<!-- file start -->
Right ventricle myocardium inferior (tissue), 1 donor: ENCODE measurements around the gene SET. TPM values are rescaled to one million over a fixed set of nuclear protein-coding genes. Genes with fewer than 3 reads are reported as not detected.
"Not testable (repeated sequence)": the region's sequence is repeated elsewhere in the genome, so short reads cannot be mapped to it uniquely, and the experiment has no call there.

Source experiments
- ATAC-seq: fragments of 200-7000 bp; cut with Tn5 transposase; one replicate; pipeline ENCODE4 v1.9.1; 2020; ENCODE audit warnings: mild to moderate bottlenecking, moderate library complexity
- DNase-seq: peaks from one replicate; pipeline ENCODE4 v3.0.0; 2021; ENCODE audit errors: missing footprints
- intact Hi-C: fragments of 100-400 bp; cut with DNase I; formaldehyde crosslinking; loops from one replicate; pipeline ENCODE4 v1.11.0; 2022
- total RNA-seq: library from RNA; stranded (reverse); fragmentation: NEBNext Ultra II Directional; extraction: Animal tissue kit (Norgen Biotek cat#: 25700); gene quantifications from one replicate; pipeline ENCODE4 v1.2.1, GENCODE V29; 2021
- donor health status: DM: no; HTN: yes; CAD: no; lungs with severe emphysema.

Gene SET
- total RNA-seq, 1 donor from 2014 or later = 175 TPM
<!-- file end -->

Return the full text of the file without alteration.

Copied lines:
Right ventricle myocardium inferior (tissue), 1 donor: ENCODE measurements around the gene SET. TPM values are rescaled to one million over a fixed set of nuclear protein-coding genes. Genes with fewer than 3 reads are reported as not detected.
"Not testable (repeated sequence)": the region's sequence is repeated elsewhere in the genome, so short reads cannot be mapped to it uniquely, and the experiment has no call there.

Source experiments
- ATAC-seq: fragments of 200-7000 bp; cut with Tn5 transposase; one replicate; pipeline ENCODE4 v1.9.1; 2020; ENCODE audit warnings: mild to moderate bottlenecking, moderate library complexity
- DNase-seq: peaks from one replicate; pipeline ENCODE4 v3.0.0; 2021; ENCODE audit errors: missing footprints
- intact Hi-C: fragments of 100-400 bp; cut with DNase I; formaldehyde crosslinking; loops from one replicate; pipeline ENCODE4 v1.11.0; 2022
- total RNA-seq: library from RNA; stranded (reverse); fragmentation: NEBNext Ultra II Directional; extraction: Animal tissue kit (Norgen Biotek cat#: 25700); gene quantifications from one replicate; pipeline ENCODE4 v1.2.1, GENCODE V29; 2021
- donor health status: DM: no; HTN: yes; CAD: no; lungs with severe emphysema.

Gene SET
- total RNA-seq, 1 donor from 2014 or later = 175 TPM